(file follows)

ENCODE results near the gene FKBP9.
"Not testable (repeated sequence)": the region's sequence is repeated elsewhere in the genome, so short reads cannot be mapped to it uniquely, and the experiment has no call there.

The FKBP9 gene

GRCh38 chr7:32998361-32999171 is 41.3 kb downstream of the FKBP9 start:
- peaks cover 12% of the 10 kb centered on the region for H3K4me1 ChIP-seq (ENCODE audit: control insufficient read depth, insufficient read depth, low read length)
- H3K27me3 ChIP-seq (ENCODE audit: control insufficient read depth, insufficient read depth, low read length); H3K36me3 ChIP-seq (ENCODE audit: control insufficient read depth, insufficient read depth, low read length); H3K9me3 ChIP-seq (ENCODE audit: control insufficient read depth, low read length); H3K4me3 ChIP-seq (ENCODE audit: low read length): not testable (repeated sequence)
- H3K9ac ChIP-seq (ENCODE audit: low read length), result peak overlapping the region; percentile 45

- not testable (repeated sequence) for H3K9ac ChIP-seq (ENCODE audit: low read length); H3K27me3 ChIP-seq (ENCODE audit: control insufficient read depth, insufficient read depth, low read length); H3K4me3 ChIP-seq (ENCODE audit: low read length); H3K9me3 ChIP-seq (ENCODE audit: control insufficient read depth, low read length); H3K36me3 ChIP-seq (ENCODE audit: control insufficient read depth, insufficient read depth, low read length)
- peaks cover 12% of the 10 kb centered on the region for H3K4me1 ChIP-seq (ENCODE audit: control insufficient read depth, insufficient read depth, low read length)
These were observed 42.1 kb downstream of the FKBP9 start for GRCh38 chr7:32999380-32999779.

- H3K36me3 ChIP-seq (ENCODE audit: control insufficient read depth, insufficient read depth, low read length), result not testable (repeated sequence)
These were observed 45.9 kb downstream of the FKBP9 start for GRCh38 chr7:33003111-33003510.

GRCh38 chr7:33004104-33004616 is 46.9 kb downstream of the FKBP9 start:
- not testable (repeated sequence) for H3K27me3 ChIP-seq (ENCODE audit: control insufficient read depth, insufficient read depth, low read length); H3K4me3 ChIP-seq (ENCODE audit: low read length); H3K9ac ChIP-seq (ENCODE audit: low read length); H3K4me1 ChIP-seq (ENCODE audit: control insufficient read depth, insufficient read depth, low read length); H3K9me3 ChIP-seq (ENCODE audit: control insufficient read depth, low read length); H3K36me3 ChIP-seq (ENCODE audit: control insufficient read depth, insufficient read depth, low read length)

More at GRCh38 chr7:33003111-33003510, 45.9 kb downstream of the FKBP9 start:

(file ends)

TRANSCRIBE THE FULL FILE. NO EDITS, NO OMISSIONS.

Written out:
ENCODE results near the gene FKBP9.
"Not testable (repeated sequence)": the region's sequence is repeated elsewhere in the genome, so short reads cannot be mapped to it uniquely, and the experiment has no call there.

The FKBP9 gene

GRCh38 chr7:32998361-32999171 is 41.3 kb downstream of the FKBP9 start:
- peaks cover 12% of the 10 kb centered on the region for H3K4me1 ChIP-seq (ENCODE audit: control insufficient read depth, insufficient read depth, low read length)
- H3K27me3 ChIP-seq (ENCODE audit: control insufficient read depth, insufficient read depth, low read length); H3K36me3 ChIP-seq (ENCODE audit: control insufficient read depth, insufficient read depth, low read length); H3K9me3 ChIP-seq (ENCODE audit: control insufficient read depth, low read length); H3K4me3 ChIP-seq (ENCODE audit: low read length): not testable (repeated sequence)
- H3K9ac ChIP-seq (ENCODE audit: low read length), result peak overlapping the region; percentile 45

- not testable (repeated sequence) for H3K9ac ChIP-seq (ENCODE audit: low read length); H3K27me3 ChIP-seq (ENCODE audit: control insufficient read depth, insufficient read depth, low read length); H3K4me3 ChIP-seq (ENCODE audit: low read length); H3K9me3 ChIP-seq (ENCODE audit: control insufficient read depth, low read length); H3K36me3 ChIP-seq (ENCODE audit: control insufficient read depth, insufficient read depth, low read length)
- peaks cover 12% of the 10 kb centered on the region for H3K4me1 ChIP-seq (ENCODE audit: control insufficient read depth, insufficient read depth, low read length)
These were observed 42.1 kb downstream of the FKBP9 start for GRCh38 chr7:32999380-32999779.

- H3K36me3 ChIP-seq (ENCODE audit: control insufficient read depth, insufficient read depth, low read length), result not testable (repeated sequence)
These were observed 45.9 kb downstream of the FKBP9 start for GRCh38 chr7:33003111-33003510.

GRCh38 chr7:33004104-33004616 is 46.9 kb downstream of the FKBP9 start:
- not testable (repeated sequence) for H3K27me3 ChIP-seq (ENCODE audit: control insufficient read depth, insufficient read depth, low read length); H3K4me3 ChIP-seq (ENCODE audit: low read length); H3K9ac ChIP-seq (ENCODE audit: low read length); H3K4me1 ChIP-seq (ENCODE audit: control insufficient read depth, insufficient read depth, low read length); H3K9me3 ChIP-seq (ENCODE audit: control insufficient read depth, low read length); H3K36me3 ChIP-seq (ENCODE audit: control insufficient read depth, insufficient read depth, low read length)

More at GRCh38 chr7:33003111-33003510, 45.9 kb downstream of the FKBP9 start: